Göbekli Tepe, the oldest temple in the world is in Turkey

It is probably the oldest temple in the world: the Göbekli Tepe monumental complex in southeastern Turkey is almost 12,000 years old and marks the time when humanity was discovering the domestication of animals and the cultivation of plants, the basis for its future development.

The arid hill, a dozen kilometers northeast of the city of Sanliurfa, is home to several circular structures made up of ten stone pillars, carved in the shape of T, up to 5.5 meters high. Although only four sets have been excavated to date, georadar analyses indicate that there are still 16 more underground.

But the most striking thing is not the size of the monoliths, but their decoration: reliefs and engravings of foxes, bulls, lions, cranes, ducks, snakes and once human, a fauna carved in limestone in an era without metals. Only with basalt or flint tools.

Last year Unesco registered Göbekli Tepe as a World Cultural Heritage Site and since then the site has been open to visitors and access has been built for visitors and awnings that protect the whole.

The discovery of the sanctuary, which the German Archaeological Institute (DAI) has excavated since 1990, has broken many concepts of archaeology. It shows that the societies of the time, which barely left the hunter-gatherer phase behind, were already able to organize themselves to build huge monuments.

Until now it was thought that at that time humans lived together in groups of about 15 people, without specialization in trades, but to build Göbekli Tepe you need hundreds of well-coordinated people," says Turkish archaeologist Devrim Sönmez, a researcher at the DAI in Istanbul.

Perhaps it was precisely the need to keep a large group of people in the same place for years - essential for cutting stones, transporting them and erecting them - that drove the shift from ancient nomadism to sedentaryism. In any case, just at the time when Göbekli Tepe was erected, from 9,500 BC, there are indications of the domestication of animals and the cultivation of plants in this region of Anatolia, now Turkey.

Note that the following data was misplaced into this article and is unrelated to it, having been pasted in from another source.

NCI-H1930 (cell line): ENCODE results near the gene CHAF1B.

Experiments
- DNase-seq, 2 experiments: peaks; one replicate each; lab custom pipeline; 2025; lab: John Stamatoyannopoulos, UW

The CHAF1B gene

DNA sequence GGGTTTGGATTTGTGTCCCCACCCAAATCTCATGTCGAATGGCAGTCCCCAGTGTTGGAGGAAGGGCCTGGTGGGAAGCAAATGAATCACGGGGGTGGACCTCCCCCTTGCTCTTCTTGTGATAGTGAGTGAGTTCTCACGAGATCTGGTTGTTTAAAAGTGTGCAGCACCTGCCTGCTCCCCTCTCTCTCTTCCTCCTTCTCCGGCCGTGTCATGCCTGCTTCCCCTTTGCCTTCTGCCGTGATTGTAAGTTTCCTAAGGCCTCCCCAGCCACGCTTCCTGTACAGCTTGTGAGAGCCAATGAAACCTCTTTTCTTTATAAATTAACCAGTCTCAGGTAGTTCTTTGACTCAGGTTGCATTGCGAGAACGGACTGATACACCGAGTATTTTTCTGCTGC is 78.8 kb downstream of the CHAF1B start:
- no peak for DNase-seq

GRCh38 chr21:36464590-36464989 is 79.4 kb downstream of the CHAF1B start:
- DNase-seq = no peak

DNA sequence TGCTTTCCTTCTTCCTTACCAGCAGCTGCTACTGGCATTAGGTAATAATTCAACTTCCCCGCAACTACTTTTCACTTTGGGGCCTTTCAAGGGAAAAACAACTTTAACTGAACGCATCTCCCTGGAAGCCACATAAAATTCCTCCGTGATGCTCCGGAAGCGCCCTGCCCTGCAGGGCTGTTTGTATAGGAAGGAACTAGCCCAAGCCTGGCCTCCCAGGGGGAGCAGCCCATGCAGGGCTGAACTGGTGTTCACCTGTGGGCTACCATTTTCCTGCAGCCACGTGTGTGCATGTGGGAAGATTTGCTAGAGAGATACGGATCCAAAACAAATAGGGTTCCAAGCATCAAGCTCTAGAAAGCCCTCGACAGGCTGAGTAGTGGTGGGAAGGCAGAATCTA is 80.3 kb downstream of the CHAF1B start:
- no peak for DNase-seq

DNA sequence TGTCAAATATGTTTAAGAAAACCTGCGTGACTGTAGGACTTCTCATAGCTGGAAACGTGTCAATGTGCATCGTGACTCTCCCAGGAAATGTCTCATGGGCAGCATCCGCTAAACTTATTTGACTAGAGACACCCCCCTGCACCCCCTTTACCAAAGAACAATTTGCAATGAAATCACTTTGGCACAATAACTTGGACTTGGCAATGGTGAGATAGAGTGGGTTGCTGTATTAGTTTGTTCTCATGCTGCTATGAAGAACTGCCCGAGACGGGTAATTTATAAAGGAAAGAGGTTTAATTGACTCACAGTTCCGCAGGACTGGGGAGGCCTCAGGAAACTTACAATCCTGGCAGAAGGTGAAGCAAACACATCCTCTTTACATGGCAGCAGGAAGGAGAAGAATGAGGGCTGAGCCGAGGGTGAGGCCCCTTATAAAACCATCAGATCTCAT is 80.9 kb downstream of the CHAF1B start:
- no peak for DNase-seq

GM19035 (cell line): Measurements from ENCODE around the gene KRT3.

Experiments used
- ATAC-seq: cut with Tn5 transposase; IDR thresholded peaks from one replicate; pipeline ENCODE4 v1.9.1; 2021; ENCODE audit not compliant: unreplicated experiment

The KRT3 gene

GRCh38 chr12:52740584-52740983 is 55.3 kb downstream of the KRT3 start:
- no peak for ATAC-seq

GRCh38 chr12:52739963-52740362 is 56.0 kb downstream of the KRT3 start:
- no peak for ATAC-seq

However, the builders still did not know about ceramics, or rather, they still did not use them to make containers, although they did use figurines, says Sönmez. And they knew textiles, beaded necklaces, and fine bone tools.

People tend to think that humans were primitive at that time, but their brain capacity was similar to today's, they were creative and knew how to solve problems very well," he adds.

Carving monoliths weighing more than ten tons into nearby rock formations, moving them a hundred meters uphill and placing them in a circle required admirable planning and coordination.

"The most mysterious thing is that we do not know where the builders lived: on the hill, there are traces of places of fire and food, which could have been part of a ritual, but not of permanent homes or a continuous settlement. But there are cistern structures to provide water for the place," he says.

Göbekli Tepe has been compared by experts to Stonehenge, but apart from the fact that the anatolian monument is six millennia older, its huge stone pillars may have had a roof and formed a closed enclosure, says Sönmez.

In turn, the archaeologist is skeptical of recent theories that the animal sets on the pillars represented constellations of stars. "Of course, stars were very important to humans at this time and they certainly knew them well, but we have no evidence to say that precisely these reliefs or the alignment of the stones are related to astronomy.

Nevertheless, this site can still hold many surprises: so far it is estimated that only five percent has been excavated.